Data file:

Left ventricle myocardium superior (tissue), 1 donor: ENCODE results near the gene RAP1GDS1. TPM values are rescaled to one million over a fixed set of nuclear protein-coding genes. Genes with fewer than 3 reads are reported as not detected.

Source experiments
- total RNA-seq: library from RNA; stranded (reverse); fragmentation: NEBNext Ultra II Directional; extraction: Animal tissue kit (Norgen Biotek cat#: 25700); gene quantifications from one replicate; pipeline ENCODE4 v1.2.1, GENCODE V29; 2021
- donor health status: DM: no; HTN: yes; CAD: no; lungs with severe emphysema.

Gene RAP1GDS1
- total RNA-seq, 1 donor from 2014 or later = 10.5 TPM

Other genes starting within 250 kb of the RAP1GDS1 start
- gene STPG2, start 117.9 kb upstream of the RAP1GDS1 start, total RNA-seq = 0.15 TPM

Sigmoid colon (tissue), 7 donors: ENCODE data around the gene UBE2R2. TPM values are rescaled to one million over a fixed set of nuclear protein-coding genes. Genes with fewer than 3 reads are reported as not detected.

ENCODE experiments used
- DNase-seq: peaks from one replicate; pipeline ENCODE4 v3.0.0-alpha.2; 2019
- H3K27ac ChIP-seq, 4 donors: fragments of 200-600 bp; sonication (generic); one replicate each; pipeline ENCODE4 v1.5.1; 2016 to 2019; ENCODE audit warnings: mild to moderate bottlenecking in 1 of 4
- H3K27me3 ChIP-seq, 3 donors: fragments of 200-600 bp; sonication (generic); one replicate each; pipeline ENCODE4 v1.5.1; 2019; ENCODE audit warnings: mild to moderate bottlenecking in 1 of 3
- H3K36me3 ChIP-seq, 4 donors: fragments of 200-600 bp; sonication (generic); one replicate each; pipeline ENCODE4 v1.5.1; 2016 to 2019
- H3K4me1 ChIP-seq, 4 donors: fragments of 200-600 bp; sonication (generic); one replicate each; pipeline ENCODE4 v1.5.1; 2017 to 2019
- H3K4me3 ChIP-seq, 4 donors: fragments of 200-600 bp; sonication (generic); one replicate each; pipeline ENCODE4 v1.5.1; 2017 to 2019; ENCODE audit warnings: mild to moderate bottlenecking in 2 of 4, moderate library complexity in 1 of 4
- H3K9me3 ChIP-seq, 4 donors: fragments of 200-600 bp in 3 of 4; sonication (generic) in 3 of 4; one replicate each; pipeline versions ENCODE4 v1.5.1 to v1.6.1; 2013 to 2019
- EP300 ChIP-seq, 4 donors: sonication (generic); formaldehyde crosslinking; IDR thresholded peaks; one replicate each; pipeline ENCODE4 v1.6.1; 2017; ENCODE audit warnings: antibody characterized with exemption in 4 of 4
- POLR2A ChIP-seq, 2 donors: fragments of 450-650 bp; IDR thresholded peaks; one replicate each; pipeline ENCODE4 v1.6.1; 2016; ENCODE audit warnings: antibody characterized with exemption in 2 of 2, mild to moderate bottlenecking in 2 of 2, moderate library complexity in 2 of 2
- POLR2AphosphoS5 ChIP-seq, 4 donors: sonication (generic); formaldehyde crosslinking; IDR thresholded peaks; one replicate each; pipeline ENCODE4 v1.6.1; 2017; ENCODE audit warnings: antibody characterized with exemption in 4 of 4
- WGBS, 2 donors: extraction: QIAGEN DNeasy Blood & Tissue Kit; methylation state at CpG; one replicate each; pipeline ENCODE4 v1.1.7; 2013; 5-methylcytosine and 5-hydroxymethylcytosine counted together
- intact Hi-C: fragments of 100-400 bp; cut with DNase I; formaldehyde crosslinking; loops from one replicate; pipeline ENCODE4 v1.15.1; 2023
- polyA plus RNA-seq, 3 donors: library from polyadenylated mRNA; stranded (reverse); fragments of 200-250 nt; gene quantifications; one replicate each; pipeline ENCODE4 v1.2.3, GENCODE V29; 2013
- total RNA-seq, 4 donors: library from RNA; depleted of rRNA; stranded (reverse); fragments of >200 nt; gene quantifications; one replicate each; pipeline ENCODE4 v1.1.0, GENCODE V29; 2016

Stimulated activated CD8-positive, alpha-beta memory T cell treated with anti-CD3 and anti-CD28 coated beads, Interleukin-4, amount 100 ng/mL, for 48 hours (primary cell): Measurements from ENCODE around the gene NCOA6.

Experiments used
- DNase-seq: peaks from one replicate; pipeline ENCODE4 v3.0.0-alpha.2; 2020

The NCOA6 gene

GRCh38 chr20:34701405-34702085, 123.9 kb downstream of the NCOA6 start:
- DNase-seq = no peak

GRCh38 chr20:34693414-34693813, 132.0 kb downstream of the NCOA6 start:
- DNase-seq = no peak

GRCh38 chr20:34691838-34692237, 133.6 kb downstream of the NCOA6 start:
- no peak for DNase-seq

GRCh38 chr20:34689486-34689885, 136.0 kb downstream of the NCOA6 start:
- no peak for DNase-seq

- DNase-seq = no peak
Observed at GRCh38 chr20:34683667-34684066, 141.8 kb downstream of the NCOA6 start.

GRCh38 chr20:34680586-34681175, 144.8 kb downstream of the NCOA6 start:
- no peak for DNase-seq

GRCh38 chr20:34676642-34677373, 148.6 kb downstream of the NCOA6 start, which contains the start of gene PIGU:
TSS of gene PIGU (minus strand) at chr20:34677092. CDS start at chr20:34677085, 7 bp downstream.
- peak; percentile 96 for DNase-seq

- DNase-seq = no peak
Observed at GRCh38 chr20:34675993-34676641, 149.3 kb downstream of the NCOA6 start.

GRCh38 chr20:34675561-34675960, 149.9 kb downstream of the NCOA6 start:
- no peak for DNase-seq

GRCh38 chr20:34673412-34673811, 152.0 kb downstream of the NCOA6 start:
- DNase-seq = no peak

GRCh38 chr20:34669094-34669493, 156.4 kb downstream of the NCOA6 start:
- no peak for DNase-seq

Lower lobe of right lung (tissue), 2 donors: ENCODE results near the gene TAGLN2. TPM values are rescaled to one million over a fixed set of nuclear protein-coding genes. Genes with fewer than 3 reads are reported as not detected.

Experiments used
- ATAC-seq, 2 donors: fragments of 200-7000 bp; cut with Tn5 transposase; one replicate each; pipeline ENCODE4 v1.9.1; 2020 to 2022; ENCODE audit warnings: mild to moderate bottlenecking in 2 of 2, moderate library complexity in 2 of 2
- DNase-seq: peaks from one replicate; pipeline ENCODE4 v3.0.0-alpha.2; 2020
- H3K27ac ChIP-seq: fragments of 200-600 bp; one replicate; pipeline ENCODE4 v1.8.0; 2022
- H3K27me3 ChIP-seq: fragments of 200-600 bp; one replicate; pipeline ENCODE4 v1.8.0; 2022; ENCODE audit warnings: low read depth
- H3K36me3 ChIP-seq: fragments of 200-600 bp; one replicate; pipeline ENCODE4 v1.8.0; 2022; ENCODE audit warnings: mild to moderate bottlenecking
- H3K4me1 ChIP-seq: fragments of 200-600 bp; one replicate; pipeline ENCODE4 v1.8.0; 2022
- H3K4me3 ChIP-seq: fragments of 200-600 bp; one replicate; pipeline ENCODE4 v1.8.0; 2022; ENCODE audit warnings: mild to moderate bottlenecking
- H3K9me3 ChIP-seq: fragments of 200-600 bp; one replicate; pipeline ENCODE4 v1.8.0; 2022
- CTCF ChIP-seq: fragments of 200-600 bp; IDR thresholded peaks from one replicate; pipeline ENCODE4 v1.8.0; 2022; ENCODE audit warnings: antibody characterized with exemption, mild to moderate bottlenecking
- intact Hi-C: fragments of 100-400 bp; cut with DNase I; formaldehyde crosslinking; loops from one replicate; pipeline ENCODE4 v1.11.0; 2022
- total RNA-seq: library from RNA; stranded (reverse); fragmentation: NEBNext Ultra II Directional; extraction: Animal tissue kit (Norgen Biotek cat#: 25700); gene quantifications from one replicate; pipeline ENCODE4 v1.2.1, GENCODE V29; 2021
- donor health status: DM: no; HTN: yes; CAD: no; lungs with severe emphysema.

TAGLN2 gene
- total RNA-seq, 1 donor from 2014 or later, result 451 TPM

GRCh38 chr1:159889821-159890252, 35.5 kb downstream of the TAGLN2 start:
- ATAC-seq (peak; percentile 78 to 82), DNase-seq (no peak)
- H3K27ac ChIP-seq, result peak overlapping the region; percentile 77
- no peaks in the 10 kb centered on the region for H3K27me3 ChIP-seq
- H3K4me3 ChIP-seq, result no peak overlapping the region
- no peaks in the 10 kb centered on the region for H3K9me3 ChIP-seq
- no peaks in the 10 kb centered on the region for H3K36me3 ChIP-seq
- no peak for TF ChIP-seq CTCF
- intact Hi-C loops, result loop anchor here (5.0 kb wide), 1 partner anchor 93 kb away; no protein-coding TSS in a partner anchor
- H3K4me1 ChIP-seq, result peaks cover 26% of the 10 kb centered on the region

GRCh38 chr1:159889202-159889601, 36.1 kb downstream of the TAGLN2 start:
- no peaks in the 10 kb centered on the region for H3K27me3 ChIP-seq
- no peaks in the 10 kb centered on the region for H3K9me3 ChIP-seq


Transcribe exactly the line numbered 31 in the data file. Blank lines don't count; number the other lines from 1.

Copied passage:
GRCh38 chr20:34693414-34693813, 132.0 kb downstream of the NCOA6 start: